Well, I started the textual analysis paper today. I've been telling the students about the paper all week with what the literary types call "Forshadowing." The textual analysis is something the students have never had to do before. They have been able to write papers about themselves, summarize works they've contacted and regurgitated ideas on paper for a quiz. They've never had to THINK before. I explained the textual analysis, and I could see a look clouding over each of them. It was a sort of confused fear like if someone ran into the room and shouted that there was a box full of puppies on fire outside the building. Should we do something? Why did he run in here? Are we responsible for this? Is the box on fire or are the puppies on fire?
It looked like I had just brought them all out to the pool before they learned to swim and then gently pushed them away from the edge. They all had that "I'm going to die" look in their eyes.
When I introduced the textual analysis unit last semester (and this semester) I started off with the assignment sheet, then I walk them through an analysis of Jimmy Carter's essay in Lunsford Rusc. The students were doing an okay job, today. They would give a few points, furtively testing the water to see if they could, indeed, float. "It seems like a lot of his points are opinion," eyes wide, glancing up at me for approval. "I'm just not a big fan of Jimmy Carter." Will pretends to lose interest and casuall mark on the corner of his book. Then, Bryce asked the dreaded question: "Do you have an example?"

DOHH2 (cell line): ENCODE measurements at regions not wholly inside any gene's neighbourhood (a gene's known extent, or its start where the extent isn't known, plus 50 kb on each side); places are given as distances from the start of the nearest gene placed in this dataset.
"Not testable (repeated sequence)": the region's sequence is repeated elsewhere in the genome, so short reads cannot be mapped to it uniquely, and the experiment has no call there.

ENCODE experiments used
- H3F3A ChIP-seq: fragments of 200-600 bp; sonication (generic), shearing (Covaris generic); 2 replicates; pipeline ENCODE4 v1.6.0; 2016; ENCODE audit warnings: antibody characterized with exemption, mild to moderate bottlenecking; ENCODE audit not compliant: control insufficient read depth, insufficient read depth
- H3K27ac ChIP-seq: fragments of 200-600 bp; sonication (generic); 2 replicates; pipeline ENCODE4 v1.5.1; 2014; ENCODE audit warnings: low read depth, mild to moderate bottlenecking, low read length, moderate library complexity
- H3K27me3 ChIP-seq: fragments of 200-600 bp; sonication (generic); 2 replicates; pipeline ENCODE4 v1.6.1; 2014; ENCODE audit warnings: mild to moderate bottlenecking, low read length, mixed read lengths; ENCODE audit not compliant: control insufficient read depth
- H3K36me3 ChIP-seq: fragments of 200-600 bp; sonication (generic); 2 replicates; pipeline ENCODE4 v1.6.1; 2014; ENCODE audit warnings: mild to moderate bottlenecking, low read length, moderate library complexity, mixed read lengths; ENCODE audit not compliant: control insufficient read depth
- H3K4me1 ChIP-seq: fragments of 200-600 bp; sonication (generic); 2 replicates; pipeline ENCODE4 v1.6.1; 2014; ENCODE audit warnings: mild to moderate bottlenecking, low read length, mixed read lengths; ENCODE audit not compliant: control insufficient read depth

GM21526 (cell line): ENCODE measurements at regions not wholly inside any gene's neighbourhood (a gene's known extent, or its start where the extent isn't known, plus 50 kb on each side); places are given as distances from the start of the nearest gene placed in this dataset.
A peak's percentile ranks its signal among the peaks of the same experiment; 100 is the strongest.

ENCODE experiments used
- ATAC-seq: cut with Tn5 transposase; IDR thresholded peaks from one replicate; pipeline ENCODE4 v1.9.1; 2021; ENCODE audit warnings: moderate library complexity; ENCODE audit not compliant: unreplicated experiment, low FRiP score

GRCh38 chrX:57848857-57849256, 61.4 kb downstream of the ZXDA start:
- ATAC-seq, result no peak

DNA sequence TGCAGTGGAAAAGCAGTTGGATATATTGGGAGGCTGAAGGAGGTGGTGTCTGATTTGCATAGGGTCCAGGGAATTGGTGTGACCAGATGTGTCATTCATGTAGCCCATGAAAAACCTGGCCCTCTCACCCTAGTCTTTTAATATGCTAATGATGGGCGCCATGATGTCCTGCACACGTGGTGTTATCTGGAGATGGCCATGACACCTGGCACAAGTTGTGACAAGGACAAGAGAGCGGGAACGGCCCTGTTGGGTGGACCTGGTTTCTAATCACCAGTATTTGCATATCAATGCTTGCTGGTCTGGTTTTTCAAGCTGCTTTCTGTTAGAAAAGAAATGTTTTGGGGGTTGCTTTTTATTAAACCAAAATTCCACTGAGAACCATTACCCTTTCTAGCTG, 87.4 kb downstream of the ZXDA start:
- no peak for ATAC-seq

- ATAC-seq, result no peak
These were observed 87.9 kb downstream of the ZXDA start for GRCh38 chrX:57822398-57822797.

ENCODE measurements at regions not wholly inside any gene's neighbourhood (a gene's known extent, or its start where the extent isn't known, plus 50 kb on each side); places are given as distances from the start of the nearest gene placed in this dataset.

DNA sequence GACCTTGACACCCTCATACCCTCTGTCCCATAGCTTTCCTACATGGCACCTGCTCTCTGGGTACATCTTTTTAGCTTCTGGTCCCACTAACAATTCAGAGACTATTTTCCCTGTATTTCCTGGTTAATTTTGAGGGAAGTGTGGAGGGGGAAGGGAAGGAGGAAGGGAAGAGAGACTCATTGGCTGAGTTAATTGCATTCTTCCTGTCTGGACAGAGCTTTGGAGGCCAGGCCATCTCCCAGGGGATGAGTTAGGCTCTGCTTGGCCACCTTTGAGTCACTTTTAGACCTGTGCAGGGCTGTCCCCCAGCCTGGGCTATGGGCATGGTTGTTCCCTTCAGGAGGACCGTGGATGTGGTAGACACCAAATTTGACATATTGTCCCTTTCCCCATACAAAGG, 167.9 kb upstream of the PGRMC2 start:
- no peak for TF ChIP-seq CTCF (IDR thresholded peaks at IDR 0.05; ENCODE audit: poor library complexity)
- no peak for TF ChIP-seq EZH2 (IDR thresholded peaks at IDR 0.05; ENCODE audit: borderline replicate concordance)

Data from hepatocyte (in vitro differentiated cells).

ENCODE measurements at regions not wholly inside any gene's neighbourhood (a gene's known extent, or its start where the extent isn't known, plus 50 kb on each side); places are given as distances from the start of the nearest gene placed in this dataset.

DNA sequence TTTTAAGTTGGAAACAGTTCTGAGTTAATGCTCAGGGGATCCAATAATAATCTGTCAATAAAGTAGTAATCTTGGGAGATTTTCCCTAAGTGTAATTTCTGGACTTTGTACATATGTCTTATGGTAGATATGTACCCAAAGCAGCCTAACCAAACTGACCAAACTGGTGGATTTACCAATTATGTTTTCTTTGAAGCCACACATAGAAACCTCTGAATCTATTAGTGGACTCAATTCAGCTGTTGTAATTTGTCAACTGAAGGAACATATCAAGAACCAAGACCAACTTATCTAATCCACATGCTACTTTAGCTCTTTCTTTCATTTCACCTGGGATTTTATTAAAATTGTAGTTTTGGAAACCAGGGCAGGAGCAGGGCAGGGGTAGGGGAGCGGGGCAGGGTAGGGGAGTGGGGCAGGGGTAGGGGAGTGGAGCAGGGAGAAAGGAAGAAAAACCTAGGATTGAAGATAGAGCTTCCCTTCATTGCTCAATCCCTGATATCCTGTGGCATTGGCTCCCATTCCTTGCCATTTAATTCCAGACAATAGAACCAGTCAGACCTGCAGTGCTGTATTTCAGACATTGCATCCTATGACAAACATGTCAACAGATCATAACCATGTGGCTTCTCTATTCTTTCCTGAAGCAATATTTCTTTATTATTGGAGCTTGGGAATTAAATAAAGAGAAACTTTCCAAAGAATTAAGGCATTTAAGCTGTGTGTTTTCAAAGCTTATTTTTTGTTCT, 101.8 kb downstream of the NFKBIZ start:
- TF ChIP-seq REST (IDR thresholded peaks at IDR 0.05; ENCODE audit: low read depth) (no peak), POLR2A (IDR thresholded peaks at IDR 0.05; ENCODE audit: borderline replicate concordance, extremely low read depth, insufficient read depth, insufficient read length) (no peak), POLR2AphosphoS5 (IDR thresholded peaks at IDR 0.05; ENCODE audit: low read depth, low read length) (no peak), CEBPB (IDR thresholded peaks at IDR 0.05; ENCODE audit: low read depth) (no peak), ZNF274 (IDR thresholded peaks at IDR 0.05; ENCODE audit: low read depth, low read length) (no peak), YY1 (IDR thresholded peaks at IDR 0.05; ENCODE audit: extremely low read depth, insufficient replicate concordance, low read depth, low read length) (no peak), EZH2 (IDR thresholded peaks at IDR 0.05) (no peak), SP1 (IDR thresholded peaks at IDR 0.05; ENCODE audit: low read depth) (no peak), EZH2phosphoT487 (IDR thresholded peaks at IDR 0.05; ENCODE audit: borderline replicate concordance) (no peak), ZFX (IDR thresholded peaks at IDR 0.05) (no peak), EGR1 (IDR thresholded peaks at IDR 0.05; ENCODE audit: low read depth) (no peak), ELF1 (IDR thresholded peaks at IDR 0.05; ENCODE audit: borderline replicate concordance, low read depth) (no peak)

My philosophy of a model essay is that it is something a high school teacher uses to "teach" with after they have told their students they should put a comma in whenever they pause. Model essays are for people who can't teach and don't want creativity. A model essay is something you hand-out to the students with the unspoken subtext being, "I expect your papers to be as much like this one as possible. The less your paper is like this one, the lower your grade will be."
But, I looked out over the students who had shown up for class. Half of them were gone as there was something of a micro-blizzard which swept through Missouri the day before, but was almost entirely melted by five o'clock. They wanted the model essay. They wanted the cookie cutter. They wanted their paper to fit in and thus not stand out. I felt like they were asking me to make them the store managers of area McDonalds'. I wanted to scream, "Don't you want to at least try? You can do this! It's just the first day. We can all do this our own way!"
So, what's the verdict? Should I give them their model essay? Am I being irrational by wanting them to be creative and individual?